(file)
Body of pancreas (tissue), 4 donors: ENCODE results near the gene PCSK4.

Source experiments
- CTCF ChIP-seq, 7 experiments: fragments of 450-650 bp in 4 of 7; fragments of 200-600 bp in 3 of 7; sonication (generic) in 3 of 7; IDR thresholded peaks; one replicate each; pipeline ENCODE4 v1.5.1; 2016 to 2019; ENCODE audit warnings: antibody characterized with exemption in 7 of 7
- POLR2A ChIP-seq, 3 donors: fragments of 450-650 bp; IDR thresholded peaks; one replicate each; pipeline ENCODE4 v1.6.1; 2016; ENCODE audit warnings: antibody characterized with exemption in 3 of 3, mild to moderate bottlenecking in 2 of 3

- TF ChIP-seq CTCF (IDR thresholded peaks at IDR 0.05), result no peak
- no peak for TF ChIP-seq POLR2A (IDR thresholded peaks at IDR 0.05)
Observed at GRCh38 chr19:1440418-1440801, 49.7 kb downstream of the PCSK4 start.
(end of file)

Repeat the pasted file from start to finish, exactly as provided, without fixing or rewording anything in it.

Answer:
Body of pancreas (tissue), 4 donors: ENCODE results near the gene PCSK4.

Source experiments
- CTCF ChIP-seq, 7 experiments: fragments of 450-650 bp in 4 of 7; fragments of 200-600 bp in 3 of 7; sonication (generic) in 3 of 7; IDR thresholded peaks; one replicate each; pipeline ENCODE4 v1.5.1; 2016 to 2019; ENCODE audit warnings: antibody characterized with exemption in 7 of 7
- POLR2A ChIP-seq, 3 donors: fragments of 450-650 bp; IDR thresholded peaks; one replicate each; pipeline ENCODE4 v1.6.1; 2016; ENCODE audit warnings: antibody characterized with exemption in 3 of 3, mild to moderate bottlenecking in 2 of 3

- TF ChIP-seq CTCF (IDR thresholded peaks at IDR 0.05), result no peak
- no peak for TF ChIP-seq POLR2A (IDR thresholded peaks at IDR 0.05)
Observed at GRCh38 chr19:1440418-1440801, 49.7 kb downstream of the PCSK4 start.